Year One and Two

First years courses offer extensive student support to assist the transition into higher education and develop independent learning skills. Physics students will build up their knowledge of the subject through courses in the core elements of physics. In their freshman and sophomore year, physics students get to grips with the broad knowledge base on which physical science is built, including electricity and optics, mathematics, mechanics, thermodynamics and matter. They will also develop the mathematical skills needed to speak the language of advanced physics, and carry out laboratory work to provide the background they need in experimentation and computation. Students also develop their experimental, statistical and analytical skills.

Year Three (Junior Year)

The first and second-year courses lead into more advanced areas of the subject such as statistical physics and quantum mechanics. They will build on the core skills developed in the freshman and sophomore year to study aspects of physics including solid-state physics, nuclear physics and electrodynamics. Similarly, students will have the opportunity to develop the core practical skills learned in the freshman and sophomore year to undertake more advanced laboratory work, making frequent use of computer control in their experiments.

Year Four (Senior Year)

In the fourth year of the BSc, student will finish off the core physics syllabus. In addition to the coursework carried out during the senior year, the student is required to write a senior project based on their own research which will be supervised by a dedicated research faculty member. The topic might be chosen from one of the active experimental or theoretical research fields of the Physics Department, or might be suggested by a faculty member with some subsidiary interest. A student could also choose a topic relating physics and another field in an area that interests them, such as biophysics, geophysics, or engineering physics. The purpose of the project is to give students exposure to how physics research is actually performed by immersing them in journal, as opposed to textbook, literature and apply the theoretical, computational and experimental techniques they have learned to a problem at the cutting-edge of physics. During the project, BSc students will receive additional support to help them prepare for independent learning by continuously assessed activities such as the preparation of scientific reports and student presentations in their final year. Each project will be written in close consultation with a faculty adviser, who is typically performing research in the subject area of the paper. The combination of specialist courses and an attachment to one of department’s research teams opens avenues for even deeper exploration: for example, in electronics, medical physics, space physics, fiber optics, the atomic-scale structure of a new engineering material, or neutron scattering work.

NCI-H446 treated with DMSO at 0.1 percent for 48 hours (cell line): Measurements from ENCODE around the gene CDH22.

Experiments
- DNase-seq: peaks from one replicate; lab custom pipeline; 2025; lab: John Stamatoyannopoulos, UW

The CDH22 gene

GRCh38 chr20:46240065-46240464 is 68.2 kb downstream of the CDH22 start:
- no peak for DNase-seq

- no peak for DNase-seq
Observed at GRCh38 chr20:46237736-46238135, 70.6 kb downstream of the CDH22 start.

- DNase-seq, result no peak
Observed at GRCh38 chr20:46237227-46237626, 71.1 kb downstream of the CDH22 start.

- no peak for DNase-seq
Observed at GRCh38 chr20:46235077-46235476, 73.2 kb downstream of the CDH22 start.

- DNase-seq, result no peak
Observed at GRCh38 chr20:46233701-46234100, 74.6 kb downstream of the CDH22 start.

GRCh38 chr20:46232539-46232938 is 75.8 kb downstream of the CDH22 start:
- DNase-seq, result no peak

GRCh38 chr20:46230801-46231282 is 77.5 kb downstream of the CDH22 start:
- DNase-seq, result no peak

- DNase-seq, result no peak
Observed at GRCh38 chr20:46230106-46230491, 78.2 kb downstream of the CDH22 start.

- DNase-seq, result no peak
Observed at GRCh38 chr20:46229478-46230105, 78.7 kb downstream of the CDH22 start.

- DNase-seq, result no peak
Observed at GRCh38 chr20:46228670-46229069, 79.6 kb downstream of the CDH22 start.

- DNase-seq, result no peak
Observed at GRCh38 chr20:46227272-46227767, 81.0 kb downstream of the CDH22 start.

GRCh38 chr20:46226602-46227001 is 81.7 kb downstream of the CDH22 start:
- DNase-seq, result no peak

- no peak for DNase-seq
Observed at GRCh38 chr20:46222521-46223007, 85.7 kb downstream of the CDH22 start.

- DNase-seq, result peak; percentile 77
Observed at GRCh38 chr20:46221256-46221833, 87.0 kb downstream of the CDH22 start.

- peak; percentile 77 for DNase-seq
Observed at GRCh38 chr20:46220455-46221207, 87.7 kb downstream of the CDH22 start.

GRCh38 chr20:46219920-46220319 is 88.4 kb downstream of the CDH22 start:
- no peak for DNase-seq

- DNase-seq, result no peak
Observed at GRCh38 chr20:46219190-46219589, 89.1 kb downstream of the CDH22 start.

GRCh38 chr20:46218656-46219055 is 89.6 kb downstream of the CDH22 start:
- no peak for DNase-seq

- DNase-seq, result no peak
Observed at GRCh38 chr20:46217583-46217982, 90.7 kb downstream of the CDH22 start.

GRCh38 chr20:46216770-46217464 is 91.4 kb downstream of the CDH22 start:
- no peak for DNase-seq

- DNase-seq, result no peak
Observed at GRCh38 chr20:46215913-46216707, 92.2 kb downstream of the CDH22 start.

The B. Sc. (Hons.) in Physics consists of the following theoretical and laboratory courses spread over four academic years: Part-I, Part-II, Part-III, Part-IV and carries a total of 140 credits and 3500 Marks. These courses develop transferable skills related to communication, computing, and problem solving. Their aim is to ensure that, on graduation, all students will be in a position to choose from many different careers, and have the skills, knowledge and understanding to make a rapid contribution to their chosen employment or research area, and that those with the aptitude are prepared for postgraduate study in physics, and thus contribute to the vitality of Bangladesh research.